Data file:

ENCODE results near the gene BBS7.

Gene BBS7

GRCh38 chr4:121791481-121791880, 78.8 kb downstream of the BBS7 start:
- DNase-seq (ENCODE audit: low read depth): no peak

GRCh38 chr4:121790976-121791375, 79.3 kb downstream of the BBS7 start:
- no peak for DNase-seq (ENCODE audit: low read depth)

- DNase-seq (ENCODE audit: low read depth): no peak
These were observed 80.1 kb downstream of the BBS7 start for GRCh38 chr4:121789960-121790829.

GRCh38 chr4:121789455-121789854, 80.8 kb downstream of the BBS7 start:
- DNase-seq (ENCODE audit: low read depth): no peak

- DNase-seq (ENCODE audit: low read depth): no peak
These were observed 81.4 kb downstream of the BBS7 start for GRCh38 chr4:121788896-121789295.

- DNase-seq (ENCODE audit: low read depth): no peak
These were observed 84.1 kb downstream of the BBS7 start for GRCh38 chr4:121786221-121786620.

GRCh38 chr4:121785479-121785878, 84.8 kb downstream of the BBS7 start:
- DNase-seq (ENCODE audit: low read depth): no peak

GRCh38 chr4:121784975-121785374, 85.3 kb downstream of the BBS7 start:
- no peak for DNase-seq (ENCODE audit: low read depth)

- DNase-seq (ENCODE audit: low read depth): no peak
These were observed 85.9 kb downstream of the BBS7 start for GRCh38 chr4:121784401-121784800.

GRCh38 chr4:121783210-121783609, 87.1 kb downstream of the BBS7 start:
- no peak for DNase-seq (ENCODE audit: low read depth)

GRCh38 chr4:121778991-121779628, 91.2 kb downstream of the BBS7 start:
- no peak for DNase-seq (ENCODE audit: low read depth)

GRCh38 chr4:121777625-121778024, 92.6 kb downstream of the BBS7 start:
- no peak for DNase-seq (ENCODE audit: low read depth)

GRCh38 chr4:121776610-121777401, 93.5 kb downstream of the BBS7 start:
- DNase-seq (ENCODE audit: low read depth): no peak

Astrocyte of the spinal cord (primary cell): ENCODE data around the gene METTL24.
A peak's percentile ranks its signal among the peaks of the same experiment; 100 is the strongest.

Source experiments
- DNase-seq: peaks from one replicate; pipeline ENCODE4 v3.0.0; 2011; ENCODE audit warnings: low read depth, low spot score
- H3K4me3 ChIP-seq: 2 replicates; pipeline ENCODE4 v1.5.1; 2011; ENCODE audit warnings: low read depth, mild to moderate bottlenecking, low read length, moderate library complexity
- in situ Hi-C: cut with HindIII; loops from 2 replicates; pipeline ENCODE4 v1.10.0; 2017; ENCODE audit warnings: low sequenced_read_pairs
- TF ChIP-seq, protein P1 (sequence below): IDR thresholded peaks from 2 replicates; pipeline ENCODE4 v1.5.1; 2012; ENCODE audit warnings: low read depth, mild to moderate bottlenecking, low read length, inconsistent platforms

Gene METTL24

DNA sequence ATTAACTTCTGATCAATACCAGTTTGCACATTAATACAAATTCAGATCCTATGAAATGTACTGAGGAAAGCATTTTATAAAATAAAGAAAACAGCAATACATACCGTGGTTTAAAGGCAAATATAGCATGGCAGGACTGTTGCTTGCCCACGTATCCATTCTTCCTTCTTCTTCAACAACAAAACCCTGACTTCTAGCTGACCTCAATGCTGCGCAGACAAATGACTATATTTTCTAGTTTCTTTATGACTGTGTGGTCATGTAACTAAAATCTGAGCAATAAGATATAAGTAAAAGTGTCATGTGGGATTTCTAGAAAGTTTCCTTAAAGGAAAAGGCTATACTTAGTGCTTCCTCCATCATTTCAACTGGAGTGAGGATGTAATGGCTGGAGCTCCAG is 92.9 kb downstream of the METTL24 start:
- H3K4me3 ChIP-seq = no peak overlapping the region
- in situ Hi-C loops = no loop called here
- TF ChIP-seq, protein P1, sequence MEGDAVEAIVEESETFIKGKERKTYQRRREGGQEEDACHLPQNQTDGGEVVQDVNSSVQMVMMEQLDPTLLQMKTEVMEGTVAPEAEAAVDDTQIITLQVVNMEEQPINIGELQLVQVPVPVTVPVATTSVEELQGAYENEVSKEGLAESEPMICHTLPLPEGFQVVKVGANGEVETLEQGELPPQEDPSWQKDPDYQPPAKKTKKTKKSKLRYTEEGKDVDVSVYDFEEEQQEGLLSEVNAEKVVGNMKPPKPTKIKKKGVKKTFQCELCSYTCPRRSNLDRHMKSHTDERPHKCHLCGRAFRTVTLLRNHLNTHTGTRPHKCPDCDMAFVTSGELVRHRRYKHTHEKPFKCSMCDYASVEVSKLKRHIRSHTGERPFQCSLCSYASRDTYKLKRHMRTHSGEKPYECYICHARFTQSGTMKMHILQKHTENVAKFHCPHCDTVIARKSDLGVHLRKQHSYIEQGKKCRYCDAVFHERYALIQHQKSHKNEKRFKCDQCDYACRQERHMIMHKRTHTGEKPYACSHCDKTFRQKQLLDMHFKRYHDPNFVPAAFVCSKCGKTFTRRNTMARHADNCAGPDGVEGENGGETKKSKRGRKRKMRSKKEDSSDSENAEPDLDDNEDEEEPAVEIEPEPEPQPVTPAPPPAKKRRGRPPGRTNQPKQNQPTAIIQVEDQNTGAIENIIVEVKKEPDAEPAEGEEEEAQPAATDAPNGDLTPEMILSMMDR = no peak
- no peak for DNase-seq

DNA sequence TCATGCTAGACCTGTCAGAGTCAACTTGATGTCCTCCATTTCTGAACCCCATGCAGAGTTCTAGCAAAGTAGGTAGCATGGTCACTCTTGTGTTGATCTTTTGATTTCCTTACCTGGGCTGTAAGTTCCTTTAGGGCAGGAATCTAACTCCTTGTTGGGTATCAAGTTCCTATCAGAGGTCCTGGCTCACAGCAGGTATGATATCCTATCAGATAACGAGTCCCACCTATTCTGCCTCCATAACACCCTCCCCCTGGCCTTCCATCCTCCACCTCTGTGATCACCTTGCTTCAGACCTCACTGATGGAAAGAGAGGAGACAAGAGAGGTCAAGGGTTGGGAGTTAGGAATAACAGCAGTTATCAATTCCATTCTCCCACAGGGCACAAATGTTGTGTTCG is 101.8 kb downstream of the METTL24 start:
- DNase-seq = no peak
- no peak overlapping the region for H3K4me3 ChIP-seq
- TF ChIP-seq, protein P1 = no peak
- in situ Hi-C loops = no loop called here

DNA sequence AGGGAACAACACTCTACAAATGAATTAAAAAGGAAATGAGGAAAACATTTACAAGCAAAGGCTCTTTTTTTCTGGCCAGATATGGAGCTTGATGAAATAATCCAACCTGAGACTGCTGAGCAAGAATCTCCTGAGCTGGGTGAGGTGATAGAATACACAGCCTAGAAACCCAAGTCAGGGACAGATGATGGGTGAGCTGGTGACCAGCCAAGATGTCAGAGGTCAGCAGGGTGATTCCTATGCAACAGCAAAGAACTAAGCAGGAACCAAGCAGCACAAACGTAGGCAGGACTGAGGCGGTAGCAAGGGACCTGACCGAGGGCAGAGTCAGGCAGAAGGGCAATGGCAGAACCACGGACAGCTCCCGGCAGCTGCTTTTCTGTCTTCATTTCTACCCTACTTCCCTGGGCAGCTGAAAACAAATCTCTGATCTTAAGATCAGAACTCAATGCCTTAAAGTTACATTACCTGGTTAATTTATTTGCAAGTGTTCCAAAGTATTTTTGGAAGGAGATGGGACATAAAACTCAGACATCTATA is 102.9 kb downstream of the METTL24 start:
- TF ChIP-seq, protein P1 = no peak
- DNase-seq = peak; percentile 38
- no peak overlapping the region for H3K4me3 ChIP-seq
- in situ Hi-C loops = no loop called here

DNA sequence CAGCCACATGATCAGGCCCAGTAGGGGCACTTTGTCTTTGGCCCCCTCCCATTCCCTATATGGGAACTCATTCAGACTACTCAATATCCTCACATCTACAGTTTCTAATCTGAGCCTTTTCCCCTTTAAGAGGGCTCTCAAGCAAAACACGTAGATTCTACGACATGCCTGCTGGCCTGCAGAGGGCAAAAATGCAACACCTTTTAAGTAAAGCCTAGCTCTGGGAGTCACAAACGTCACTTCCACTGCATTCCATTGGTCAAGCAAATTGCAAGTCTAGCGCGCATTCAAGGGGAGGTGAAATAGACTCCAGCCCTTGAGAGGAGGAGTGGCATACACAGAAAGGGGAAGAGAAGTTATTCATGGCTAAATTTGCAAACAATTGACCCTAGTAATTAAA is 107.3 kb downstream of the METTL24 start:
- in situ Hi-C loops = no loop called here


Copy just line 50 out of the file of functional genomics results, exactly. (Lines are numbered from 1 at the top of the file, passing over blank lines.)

- no peak overlapping the region for H3K4me3 ChIP-seq